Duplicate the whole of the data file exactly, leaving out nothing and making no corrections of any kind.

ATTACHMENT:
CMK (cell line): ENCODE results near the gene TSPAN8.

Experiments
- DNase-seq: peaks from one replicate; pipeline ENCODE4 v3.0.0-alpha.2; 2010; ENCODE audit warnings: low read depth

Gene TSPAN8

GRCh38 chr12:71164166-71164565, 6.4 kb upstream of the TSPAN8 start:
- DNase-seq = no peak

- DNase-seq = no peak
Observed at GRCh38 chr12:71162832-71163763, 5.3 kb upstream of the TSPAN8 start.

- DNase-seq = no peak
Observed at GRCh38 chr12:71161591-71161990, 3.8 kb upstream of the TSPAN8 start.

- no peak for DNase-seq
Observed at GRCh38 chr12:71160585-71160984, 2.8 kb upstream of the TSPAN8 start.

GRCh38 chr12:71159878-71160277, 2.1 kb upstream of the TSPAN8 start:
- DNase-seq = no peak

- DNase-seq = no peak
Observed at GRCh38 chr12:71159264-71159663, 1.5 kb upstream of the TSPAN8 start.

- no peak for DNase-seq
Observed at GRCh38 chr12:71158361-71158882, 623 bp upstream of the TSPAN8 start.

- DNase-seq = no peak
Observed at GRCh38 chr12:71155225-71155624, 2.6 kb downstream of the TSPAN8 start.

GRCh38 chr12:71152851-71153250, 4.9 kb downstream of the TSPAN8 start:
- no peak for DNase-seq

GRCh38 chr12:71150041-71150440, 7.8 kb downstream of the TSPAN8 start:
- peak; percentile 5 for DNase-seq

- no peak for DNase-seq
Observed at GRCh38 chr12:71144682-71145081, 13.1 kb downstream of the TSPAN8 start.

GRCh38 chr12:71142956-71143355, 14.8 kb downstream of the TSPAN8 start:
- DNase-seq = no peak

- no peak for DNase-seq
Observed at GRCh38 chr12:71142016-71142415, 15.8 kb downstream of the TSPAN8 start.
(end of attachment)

CMK (cell line): ENCODE results near the gene TSPAN8.

Experiments
- DNase-seq: peaks from one replicate; pipeline ENCODE4 v3.0.0-alpha.2; 2010; ENCODE audit warnings: low read depth

Gene TSPAN8

GRCh38 chr12:71164166-71164565, 6.4 kb upstream of the TSPAN8 start:
- DNase-seq = no peak

- DNase-seq = no peak
Observed at GRCh38 chr12:71162832-71163763, 5.3 kb upstream of the TSPAN8 start.

- DNase-seq = no peak
Observed at GRCh38 chr12:71161591-71161990, 3.8 kb upstream of the TSPAN8 start.

- no peak for DNase-seq
Observed at GRCh38 chr12:71160585-71160984, 2.8 kb upstream of the TSPAN8 start.

GRCh38 chr12:71159878-71160277, 2.1 kb upstream of the TSPAN8 start:
- DNase-seq = no peak

- DNase-seq = no peak
Observed at GRCh38 chr12:71159264-71159663, 1.5 kb upstream of the TSPAN8 start.

- no peak for DNase-seq
Observed at GRCh38 chr12:71158361-71158882, 623 bp upstream of the TSPAN8 start.

- DNase-seq = no peak
Observed at GRCh38 chr12:71155225-71155624, 2.6 kb downstream of the TSPAN8 start.

GRCh38 chr12:71152851-71153250, 4.9 kb downstream of the TSPAN8 start:
- no peak for DNase-seq

GRCh38 chr12:71150041-71150440, 7.8 kb downstream of the TSPAN8 start:
- peak; percentile 5 for DNase-seq

- no peak for DNase-seq
Observed at GRCh38 chr12:71144682-71145081, 13.1 kb downstream of the TSPAN8 start.

GRCh38 chr12:71142956-71143355, 14.8 kb downstream of the TSPAN8 start:
- DNase-seq = no peak

- no peak for DNase-seq
Observed at GRCh38 chr12:71142016-71142415, 15.8 kb downstream of the TSPAN8 start.